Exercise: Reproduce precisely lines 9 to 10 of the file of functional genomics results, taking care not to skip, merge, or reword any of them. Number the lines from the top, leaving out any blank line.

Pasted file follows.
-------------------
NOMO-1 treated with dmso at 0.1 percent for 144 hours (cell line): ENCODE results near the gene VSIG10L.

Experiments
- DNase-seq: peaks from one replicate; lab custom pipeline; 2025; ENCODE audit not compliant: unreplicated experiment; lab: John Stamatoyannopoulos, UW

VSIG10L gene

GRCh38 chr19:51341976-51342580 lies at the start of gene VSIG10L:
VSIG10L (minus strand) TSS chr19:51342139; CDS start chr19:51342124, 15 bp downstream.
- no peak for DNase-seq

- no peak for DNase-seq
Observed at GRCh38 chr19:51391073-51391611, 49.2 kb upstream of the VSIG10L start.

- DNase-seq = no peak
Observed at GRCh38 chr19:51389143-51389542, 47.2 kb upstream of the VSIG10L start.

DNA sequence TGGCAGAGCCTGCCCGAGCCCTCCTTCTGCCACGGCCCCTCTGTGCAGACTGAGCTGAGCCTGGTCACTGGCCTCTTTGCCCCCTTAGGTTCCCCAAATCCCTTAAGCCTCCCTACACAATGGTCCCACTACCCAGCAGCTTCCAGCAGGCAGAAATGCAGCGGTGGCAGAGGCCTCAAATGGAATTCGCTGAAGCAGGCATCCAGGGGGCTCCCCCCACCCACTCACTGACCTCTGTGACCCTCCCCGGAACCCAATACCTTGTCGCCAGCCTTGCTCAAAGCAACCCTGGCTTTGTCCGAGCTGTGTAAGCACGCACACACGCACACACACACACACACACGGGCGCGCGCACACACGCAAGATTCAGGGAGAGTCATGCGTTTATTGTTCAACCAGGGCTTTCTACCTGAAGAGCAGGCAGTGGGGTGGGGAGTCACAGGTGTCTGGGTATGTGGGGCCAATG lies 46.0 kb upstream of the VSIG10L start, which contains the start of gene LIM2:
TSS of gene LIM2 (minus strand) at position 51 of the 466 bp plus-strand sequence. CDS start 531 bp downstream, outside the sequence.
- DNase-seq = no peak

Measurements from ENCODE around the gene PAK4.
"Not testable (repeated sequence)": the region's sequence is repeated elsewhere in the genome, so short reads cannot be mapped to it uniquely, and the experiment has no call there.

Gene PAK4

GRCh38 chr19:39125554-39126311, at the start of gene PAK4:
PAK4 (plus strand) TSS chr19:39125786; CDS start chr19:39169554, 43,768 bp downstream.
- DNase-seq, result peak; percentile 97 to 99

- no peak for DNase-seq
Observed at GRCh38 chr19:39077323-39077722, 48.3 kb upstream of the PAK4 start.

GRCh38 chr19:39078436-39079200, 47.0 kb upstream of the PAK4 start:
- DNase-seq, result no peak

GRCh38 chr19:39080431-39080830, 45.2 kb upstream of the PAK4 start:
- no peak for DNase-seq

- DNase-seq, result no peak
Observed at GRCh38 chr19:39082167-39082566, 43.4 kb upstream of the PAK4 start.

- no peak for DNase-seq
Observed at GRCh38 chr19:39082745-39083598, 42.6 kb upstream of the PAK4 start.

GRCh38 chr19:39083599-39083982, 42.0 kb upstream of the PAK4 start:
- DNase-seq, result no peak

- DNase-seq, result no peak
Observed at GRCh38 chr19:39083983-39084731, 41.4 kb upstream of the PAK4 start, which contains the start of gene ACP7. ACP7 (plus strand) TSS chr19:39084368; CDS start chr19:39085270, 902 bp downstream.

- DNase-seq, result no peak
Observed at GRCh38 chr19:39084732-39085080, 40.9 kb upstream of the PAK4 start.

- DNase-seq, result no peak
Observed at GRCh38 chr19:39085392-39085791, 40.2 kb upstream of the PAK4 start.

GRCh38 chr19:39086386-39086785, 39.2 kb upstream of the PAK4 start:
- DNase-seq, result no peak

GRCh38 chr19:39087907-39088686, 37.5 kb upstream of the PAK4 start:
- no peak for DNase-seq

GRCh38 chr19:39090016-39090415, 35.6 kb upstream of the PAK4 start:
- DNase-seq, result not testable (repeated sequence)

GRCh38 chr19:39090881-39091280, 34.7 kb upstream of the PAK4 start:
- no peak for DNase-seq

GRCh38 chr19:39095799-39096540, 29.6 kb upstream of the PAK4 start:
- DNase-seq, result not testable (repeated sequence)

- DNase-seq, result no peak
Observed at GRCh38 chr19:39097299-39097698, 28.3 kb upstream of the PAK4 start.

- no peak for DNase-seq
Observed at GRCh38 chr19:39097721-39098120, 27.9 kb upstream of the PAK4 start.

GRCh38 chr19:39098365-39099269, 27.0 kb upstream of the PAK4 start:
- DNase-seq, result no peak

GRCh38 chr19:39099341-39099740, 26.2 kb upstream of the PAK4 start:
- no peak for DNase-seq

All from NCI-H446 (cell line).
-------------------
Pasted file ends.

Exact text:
Observed at GRCh38 chr19:51391073-51391611, 49.2 kb upstream of the VSIG10L start.

- DNase-seq = no peak